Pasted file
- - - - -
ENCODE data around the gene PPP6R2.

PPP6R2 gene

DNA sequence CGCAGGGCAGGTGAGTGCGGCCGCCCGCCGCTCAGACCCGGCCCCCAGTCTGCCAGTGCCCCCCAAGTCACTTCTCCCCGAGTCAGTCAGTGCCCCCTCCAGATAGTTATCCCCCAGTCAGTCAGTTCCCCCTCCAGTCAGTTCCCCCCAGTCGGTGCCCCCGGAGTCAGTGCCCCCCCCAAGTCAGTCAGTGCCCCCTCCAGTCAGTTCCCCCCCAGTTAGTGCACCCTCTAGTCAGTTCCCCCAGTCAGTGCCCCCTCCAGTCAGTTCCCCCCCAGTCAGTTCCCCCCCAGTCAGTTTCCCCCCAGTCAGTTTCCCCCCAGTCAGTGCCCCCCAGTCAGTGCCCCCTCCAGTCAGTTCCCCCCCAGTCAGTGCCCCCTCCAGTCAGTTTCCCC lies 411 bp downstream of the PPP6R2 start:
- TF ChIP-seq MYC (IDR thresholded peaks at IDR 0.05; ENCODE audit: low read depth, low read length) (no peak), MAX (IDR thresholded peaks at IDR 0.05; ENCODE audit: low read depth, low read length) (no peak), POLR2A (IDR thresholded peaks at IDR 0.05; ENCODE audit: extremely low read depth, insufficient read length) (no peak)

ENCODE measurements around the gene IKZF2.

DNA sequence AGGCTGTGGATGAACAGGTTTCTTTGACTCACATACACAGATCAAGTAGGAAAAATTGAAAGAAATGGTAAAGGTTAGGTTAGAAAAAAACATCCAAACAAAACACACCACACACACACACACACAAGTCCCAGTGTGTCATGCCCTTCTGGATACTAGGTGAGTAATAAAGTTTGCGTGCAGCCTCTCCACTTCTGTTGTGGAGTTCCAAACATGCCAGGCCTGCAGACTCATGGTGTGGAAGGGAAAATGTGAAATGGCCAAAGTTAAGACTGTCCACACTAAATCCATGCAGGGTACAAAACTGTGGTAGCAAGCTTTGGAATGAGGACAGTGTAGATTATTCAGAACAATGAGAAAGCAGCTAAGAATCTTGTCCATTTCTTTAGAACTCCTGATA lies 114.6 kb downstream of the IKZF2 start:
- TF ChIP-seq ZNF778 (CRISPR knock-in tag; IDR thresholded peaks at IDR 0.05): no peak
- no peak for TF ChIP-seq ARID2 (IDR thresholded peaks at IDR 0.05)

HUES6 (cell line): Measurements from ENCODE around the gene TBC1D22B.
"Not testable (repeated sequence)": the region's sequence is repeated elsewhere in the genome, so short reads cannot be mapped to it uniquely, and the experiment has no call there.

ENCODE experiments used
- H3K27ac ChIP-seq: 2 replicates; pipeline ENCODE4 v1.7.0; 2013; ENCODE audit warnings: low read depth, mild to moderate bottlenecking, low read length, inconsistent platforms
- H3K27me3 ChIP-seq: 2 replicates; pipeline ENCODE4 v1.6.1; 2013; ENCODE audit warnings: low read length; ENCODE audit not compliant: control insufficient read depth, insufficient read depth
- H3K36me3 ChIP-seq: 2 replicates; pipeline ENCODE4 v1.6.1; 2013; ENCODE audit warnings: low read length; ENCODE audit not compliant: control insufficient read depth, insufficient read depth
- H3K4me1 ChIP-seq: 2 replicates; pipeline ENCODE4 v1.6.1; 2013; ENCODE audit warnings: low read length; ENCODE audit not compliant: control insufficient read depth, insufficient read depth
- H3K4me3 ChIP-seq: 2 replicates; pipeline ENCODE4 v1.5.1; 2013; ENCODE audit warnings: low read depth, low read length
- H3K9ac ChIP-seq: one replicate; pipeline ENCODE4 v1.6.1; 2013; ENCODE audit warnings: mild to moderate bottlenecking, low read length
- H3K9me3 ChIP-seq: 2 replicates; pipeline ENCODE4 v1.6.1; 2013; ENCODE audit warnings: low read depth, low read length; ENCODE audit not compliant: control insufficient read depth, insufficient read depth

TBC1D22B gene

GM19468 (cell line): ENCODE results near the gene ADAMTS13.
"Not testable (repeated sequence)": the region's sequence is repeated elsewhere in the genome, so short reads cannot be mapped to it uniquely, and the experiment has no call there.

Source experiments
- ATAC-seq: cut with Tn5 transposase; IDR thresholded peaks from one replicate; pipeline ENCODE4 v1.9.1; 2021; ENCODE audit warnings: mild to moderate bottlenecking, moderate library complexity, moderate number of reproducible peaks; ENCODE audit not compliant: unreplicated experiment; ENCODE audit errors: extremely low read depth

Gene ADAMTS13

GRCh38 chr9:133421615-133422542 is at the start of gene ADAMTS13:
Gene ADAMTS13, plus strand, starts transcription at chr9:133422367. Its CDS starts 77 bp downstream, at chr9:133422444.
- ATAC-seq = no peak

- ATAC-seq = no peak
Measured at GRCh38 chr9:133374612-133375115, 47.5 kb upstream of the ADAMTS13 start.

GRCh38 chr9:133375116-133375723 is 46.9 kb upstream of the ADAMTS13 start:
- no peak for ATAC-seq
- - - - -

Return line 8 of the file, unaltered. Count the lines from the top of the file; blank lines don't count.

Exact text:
- no peak for TF ChIP-seq ARID2 (IDR thresholded peaks at IDR 0.05)